Soon after the breakfast plates had been cleared from the table, Mai walked in the door. Zuko stood to greet her with a tentative hug, and as soon as everyone else had said their greetings, Zuko whispered to her, "I need to talk to you about something."
She frowned at him, but nodded and together the two of them headed to Zuko's study.
Once there, Zuko wasn't sure how to begin. He didn't know how to even start this conversation.
But Mai apparently didn't feel like waiting. "What is it, Zuko?"
"Well, uh..." Zuko stuttered, "It's..."
"Oh, just spit it out," Mai said exasperatedly.
Zuko let out a breath, reminding himself that this was better for the both of them. Thinking that somehow gave him the strength he needed to continue. "Mai, I... I don't think I'm attracted to you."
Her frown deepened, but before she could say anything, Zuko rushed to explain himself, "It's not that you're not pretty-you really are! And I really do care about you... It's just... me. I just don't want to... be with you. And if I don't want you, I don't think it's fair to you to stay with you."
Mai stepped towards him, eyeing him warily, and before Zuko knew quite what she was going to do, she wrapped her arms around his neck and kissed him. He kissed her back, tentatively, his arms moving naturally behind her back, but he wasn't sure what she was doing, and the kiss did no more for him than it ever had.
After a moment, she pulled back, scrutinizing him, "Nothing?"
Zuko frowned and dropped his gaze. "I'm sorry."
Instead of blowing up at him, or getting angry... Mai just sighed and said, "Ty Lee told me this was going to happen."
Zuko was taken aback. "Ty... Lee?"
"Yeah," Mai explained with a half-hearted smile on her face, "she told me months ago that you didn't seem interested in me. I didn't want to believe it but... She was right, you know? You never did want to do anything more than kiss."
"I'm sorry, I just..."
"No, it's fine. You can't help it, right? If you could like me, you would," Mai said a bit helplessly.
Zuko nodded his agreement. "I definitely would."
"We've been drifting apart for months, you know. Was it because of this? Because you're not attracted to me?" Mai asked curiously.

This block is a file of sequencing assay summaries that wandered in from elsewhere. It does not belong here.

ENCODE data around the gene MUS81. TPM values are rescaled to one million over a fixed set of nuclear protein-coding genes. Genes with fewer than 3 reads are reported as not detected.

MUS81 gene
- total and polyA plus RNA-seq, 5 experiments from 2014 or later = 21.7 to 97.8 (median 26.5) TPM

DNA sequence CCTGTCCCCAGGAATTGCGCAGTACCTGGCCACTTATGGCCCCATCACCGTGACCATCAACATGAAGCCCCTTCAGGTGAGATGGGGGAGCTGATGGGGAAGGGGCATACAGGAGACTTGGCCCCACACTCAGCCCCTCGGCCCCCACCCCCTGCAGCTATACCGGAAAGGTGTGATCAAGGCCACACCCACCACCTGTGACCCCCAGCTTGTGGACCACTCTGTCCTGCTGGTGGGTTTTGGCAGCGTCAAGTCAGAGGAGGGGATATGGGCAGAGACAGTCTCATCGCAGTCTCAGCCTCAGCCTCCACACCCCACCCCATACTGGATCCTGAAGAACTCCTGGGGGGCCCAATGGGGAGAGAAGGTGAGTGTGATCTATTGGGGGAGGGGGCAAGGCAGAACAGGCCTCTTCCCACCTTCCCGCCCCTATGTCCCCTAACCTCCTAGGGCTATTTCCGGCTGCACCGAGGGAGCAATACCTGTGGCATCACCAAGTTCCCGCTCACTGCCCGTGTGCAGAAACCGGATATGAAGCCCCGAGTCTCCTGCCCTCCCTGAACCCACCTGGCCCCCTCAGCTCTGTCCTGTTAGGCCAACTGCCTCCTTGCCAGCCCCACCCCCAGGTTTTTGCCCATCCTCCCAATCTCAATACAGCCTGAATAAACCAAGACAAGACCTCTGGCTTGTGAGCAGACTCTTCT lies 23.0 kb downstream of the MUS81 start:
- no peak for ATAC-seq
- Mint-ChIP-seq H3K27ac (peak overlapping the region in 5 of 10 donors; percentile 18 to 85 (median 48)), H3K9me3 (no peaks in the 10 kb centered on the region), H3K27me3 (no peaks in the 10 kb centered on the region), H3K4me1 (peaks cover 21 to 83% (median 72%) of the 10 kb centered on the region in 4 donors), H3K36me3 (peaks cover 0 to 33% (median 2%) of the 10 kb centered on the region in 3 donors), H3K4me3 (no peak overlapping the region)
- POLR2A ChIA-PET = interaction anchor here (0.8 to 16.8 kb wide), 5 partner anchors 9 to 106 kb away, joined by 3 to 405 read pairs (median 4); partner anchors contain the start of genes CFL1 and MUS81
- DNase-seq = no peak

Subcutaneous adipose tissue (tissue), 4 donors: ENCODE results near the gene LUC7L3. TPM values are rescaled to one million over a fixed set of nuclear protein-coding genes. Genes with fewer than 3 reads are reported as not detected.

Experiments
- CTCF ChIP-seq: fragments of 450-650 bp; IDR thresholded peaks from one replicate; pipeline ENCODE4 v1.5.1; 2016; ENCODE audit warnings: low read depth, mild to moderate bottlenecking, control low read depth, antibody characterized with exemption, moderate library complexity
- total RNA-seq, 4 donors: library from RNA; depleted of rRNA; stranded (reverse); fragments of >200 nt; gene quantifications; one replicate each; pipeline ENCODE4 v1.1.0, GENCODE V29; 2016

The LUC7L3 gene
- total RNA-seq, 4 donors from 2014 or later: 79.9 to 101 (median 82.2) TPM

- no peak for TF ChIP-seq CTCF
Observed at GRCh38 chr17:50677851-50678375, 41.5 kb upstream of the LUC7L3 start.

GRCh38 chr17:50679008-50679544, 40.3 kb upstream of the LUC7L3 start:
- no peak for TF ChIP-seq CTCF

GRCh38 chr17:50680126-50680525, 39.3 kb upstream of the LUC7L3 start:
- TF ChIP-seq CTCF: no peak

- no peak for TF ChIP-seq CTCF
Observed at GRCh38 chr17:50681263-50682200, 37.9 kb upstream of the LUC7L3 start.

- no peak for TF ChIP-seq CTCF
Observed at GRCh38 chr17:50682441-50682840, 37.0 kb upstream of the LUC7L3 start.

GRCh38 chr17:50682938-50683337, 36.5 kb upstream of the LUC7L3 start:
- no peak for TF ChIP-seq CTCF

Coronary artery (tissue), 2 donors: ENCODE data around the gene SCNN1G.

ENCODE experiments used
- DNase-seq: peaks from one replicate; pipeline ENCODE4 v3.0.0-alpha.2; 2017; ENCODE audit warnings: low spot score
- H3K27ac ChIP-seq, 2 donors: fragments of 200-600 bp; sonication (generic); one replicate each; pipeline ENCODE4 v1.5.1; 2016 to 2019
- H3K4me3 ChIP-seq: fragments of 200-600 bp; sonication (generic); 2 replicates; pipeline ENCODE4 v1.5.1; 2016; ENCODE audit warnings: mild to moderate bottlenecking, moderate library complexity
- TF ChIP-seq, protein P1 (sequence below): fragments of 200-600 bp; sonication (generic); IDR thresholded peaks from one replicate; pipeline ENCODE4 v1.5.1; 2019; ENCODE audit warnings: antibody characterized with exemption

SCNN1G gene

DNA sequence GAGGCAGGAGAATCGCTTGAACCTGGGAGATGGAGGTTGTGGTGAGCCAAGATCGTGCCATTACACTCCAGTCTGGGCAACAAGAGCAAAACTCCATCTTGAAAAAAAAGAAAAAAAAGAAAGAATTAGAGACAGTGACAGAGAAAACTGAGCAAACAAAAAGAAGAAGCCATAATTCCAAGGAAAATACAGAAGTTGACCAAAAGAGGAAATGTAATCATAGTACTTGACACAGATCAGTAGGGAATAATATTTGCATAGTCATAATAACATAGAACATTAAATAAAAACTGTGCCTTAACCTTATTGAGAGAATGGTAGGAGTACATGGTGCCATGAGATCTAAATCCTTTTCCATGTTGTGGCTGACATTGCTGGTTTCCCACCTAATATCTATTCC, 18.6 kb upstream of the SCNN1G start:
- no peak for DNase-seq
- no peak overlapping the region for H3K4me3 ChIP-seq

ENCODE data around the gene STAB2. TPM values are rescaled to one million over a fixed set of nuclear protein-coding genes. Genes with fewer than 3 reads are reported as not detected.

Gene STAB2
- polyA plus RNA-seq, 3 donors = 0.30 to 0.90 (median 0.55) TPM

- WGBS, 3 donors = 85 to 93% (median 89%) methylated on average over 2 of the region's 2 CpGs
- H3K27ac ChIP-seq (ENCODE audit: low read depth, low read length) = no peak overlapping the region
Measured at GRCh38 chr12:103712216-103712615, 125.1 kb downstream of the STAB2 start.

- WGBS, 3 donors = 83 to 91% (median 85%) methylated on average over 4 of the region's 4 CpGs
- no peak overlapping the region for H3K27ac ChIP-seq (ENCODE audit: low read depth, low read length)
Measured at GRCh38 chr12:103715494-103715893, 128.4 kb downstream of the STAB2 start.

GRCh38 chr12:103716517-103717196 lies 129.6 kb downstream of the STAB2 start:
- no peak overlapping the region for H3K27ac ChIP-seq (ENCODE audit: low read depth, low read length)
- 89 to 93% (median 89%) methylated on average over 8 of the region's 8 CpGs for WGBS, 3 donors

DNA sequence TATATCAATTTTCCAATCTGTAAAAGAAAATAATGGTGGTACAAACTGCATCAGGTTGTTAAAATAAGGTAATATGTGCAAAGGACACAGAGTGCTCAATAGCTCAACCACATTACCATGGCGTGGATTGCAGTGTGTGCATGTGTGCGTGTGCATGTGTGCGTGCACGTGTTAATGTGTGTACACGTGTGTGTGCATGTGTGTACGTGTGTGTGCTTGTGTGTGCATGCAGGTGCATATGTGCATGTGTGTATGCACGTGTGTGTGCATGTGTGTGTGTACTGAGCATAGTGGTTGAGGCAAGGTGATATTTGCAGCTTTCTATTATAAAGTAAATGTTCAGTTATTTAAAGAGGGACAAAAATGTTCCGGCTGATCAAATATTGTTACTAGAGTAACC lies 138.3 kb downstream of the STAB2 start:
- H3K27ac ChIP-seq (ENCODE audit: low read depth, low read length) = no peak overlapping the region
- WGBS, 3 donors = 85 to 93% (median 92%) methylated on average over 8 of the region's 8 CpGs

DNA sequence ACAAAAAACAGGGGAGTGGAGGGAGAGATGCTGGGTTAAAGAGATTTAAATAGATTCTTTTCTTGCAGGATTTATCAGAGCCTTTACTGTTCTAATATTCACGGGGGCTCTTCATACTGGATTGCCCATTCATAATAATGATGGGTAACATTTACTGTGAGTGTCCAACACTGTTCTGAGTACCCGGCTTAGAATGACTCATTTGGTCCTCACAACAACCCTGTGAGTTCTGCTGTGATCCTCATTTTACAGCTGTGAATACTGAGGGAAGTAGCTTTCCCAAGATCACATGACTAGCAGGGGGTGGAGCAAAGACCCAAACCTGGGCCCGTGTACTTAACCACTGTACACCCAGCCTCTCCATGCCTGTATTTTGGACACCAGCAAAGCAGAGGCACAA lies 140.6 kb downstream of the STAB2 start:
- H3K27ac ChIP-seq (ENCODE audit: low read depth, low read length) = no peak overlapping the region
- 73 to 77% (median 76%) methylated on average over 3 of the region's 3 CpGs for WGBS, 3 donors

"Yeah, I think so," Zuko admitted softly. He hadn't even thought about it, but now that Mai had mentioned it, they really had grown distant. Even though Zuko had been back to the palace every few days, he'd felt further and further from Mai. Perhaps he'd been distancing himself, without even realizing it. But he did care about her, and now that he didn't have to worry about unwanted advances, maybe they could at least talk again.
She gave him a little smile, and though Zuko could see a touch of sadness in it, he could see that she wasn't angry. She offered, "Are we still friends?"
"Yes," Zuko replied quickly. A wave of relief washed over him. He'd imagined a million scenarios, but none of them had ended on such a positive note. "So, you're okay with this?"
"I'd be lying to say I wasn't a little upset," she said. "But I saw it coming. I prepared myself for it. I actually asked you to go further as a test."
Zuko's eyes widened. "You did?"
"Yeah. Well, it was Ty Lee's idea, actually. When I told her what was happening, she thought it was because you didn't want me. She told me to offer it and said it would either make us or break us. I suppose it was the latter," she concluded with a little shrug.
Smart girl, that Ty Lee. Zuko had always thought that she was brighter than she acted.
After that, they shared an only semi-awkward embrace that made relief wash over him. Though Zuko knew Mai would be the last to throw a temper tantrum, or have some other extreme emotional outburst, he hadn't wanted to hurt her. Avoiding doing that had seemed impossible, but now that it was over... Zuko felt amazing. He felt free.
They left the room together to rejoin the others and for the rest of the morning, they spent time catching up with Mai and sharing more of what happened over the year. Sokka joined them just in time for lunch, adding to the group's liveliness.
And with the weight of what had just happened lifted from his shoulders, Zuko thought he may have never felt better.